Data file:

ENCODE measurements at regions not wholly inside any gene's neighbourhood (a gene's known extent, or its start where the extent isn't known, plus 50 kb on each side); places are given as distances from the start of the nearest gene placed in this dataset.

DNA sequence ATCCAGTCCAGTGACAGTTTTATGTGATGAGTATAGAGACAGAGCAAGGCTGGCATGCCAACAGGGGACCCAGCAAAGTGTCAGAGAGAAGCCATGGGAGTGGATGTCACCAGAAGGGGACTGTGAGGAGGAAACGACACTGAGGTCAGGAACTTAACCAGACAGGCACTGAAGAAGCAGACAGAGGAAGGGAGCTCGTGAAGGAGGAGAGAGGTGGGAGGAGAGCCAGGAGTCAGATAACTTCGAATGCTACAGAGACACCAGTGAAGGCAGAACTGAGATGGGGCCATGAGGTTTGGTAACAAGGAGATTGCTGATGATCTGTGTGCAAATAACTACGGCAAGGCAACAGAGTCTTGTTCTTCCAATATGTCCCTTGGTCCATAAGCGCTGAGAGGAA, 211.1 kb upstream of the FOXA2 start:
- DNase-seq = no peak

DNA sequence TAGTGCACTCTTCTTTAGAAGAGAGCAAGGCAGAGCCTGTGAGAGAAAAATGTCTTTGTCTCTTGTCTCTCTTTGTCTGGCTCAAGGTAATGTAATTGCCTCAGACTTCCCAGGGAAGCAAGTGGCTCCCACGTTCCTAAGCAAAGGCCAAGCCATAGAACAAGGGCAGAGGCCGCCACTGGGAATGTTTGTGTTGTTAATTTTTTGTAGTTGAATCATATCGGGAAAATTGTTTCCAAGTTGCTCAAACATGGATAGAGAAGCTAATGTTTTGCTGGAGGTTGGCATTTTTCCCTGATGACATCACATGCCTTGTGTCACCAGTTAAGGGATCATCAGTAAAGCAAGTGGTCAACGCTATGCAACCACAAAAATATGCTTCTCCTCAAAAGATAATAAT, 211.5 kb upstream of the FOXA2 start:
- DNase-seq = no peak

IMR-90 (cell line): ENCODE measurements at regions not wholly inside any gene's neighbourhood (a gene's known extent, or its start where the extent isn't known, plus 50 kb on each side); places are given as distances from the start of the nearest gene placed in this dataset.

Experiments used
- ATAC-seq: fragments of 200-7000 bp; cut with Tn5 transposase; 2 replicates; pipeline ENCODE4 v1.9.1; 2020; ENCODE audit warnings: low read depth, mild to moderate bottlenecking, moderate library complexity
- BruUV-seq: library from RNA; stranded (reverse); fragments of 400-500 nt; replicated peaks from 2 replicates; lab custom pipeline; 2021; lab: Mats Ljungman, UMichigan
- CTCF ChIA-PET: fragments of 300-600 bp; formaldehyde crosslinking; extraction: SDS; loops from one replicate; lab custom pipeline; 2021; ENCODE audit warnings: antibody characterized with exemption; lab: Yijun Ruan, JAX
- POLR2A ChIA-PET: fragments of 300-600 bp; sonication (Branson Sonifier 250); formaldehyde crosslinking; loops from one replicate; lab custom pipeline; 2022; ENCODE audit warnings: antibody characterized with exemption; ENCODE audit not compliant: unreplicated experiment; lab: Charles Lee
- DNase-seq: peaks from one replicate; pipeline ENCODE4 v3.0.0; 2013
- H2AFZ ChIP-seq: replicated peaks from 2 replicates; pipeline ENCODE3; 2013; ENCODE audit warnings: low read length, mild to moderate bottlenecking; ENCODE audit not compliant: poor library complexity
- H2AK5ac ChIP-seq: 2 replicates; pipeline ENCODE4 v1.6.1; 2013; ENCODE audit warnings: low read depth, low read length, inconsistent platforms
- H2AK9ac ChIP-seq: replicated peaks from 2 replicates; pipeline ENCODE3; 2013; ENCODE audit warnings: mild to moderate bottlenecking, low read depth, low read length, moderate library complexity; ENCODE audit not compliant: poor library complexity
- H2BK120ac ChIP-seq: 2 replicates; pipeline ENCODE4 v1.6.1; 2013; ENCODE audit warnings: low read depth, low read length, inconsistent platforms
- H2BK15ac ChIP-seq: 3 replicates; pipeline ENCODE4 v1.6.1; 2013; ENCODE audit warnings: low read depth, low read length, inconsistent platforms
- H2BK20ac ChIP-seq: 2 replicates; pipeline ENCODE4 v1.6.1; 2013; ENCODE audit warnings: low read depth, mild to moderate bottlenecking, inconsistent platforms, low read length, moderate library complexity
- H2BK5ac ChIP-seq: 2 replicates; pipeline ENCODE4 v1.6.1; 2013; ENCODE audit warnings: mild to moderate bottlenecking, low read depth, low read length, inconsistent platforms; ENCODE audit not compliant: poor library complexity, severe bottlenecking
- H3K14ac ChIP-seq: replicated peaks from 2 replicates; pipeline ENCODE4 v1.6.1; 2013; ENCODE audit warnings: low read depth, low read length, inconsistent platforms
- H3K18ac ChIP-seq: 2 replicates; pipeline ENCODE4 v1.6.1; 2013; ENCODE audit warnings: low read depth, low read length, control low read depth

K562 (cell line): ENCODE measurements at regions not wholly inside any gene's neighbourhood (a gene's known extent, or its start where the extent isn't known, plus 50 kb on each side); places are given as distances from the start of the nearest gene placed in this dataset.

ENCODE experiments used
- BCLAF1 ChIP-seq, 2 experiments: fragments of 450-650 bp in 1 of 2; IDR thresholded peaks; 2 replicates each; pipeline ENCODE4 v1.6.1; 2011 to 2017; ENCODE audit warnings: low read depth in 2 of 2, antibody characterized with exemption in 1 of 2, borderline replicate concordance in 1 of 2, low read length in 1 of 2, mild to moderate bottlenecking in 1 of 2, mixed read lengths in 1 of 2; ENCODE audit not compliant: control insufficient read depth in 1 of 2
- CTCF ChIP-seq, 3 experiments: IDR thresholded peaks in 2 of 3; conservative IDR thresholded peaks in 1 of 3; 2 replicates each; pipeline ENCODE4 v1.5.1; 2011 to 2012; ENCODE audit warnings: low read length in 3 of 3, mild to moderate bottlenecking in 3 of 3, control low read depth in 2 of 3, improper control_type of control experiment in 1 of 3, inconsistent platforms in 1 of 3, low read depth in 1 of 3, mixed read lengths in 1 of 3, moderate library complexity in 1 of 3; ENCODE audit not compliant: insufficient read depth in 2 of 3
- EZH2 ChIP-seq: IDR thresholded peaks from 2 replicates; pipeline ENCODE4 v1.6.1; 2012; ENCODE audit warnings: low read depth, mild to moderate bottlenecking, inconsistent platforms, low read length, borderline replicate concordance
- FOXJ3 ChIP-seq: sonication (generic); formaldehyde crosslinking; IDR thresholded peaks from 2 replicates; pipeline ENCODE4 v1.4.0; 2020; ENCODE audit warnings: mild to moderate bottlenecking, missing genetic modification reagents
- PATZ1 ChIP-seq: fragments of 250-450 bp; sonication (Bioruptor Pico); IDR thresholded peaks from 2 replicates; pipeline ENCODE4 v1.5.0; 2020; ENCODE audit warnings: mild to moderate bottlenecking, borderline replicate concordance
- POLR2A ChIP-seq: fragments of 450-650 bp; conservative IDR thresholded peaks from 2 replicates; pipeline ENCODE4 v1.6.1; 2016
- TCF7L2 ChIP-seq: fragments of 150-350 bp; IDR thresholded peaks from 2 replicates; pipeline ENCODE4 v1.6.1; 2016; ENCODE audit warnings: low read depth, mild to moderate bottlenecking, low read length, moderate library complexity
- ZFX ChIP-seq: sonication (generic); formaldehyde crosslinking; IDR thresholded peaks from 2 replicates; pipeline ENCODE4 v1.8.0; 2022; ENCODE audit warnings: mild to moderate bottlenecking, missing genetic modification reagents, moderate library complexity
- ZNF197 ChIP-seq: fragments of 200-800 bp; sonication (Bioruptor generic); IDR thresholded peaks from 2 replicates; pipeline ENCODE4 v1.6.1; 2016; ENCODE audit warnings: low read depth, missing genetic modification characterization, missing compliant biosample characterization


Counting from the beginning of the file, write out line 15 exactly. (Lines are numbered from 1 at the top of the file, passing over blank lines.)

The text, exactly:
- H2AK9ac ChIP-seq: replicated peaks from 2 replicates; pipeline ENCODE3; 2013; ENCODE audit warnings: mild to moderate bottlenecking, low read depth, low read length, moderate library complexity; ENCODE audit not compliant: poor library complexity